I have been talking to a lot of new locums recently and thought it would be useful to set out some of the questions I’ve been asked, which may be of interest to both new locums and salaried GPs. I’d be happy to answer further questions in a future article – just email me at the address below.
I’ve been on PAYE up to now, so there’s no need to look at anything before I start self employment
Unfortunately PAYE does not always deduct the right amount of tax. Doctors in training rotations are always at risk of their P45 not following them properly, or having overlapping employments – which can give rise to material under and overpayments of tax.
In addition, many doctors have not claimed for professional subscriptions and other costs. In this respect we have recently been able to agree some training costs with the Revenue. The contract of employment needs to be a training contract and you need to have a training number – with these, if the wording is right, we may be successful in a claim for training costs.
What do I do with my P45?
Nothing at the moment. Just retain it for your tax return to 5th April 2012
When will the Revenue confirm self employed status – my out of hours organisation needs it?
The Revenue does not confirm self employed status as such. However, It will issue you with a UTR (unique tax reference), once you have registered for self employment, which the out of hours organisation might accept.
What are the pros and cons of forming a limited company?
In simple terms you can save national insurance, you may save tax (if you leave money in the company or if you have a low earning spouse) but you are not permitted to pension the income through the NHS scheme. The loss of the 14% contributed by the PCT and the inability to pay your own contributions will generally outweigh the other benefits. Each case needs to be looked at on its own merits.
What do I do with forms Locum A and B? How much money do I send?
These are sent to your local Primary Care support office. You would normally agree your tier rate with them (usually starts at 6.5% - but will be amended depending on income levels). You calculate your pension contributions by following the instructions on the form and send them with your cheque. If you get stuck, your accountant can do it for you (for a fee) – but it’s not difficult to do yourself.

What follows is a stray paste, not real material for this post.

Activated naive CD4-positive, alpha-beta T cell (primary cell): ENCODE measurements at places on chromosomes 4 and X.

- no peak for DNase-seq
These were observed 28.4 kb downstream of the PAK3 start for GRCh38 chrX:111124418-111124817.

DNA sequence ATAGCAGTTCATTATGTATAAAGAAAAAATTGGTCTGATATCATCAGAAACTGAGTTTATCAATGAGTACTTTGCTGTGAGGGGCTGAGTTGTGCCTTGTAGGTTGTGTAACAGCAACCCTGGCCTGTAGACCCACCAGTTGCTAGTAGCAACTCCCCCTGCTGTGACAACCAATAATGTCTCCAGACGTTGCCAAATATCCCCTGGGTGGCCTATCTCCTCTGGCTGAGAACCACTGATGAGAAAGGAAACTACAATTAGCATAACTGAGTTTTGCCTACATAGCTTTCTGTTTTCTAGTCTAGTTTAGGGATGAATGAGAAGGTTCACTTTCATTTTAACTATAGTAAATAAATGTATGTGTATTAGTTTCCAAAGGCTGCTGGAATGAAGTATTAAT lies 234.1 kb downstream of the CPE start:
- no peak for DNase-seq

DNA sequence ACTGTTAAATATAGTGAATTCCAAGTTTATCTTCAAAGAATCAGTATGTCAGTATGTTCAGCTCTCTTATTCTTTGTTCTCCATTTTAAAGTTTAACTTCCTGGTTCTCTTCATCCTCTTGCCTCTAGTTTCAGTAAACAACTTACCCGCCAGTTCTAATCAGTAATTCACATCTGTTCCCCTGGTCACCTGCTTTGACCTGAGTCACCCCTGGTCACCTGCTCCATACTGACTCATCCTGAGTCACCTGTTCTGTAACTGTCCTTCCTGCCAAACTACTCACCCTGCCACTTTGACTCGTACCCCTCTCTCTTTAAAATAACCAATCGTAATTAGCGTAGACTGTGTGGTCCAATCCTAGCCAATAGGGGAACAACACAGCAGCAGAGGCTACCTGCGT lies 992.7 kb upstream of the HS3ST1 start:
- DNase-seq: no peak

I have overseas rental income – surely you don’t need to know about that?
Yes – you are taxable on world income in nearly all cases.
If you can argue that you are not UK domiciled, then there are very complex rules for the taxation of overseas income not brought into the UK. If the amount is more than £2,000, then you could choose to pay £30,000 of tax for the privilege of not declaring your world income – this won’t apply to many people!
My mortgage payment is greater than my rental income – so I don’t need to put that on my tax return.
You do still need to make a return of your rental income. If you make a loss, then that loss can be carried forward against future rental income. Note that capital repayments on your mortgage do not count – it is only the interest element that is eligible for tax relief.
Can I claim for smart clothes for work?
Sorry, no. There are tax cases that confirm that clothing is partly for personal decency and thus not claimable. Protective clothing would be deductible – but you don’t see too many white coats in general practice.
Liz Densley is medical specialist partner with Sussex Chartered Accountants, Honey Barrett, and is secretary of AISMA (the Association of Independent Specialist Medical Accountants). Contact her at firstname.lastname@example.org.
Latest posts by Honey Barrett (see all)
- Where the nhs pension scheme gets really complicated - July 4, 2017
- IR35 and public sector employment for GP locums - March 17, 2017
- Don’t leave your accounts until the last minute - February 24, 2017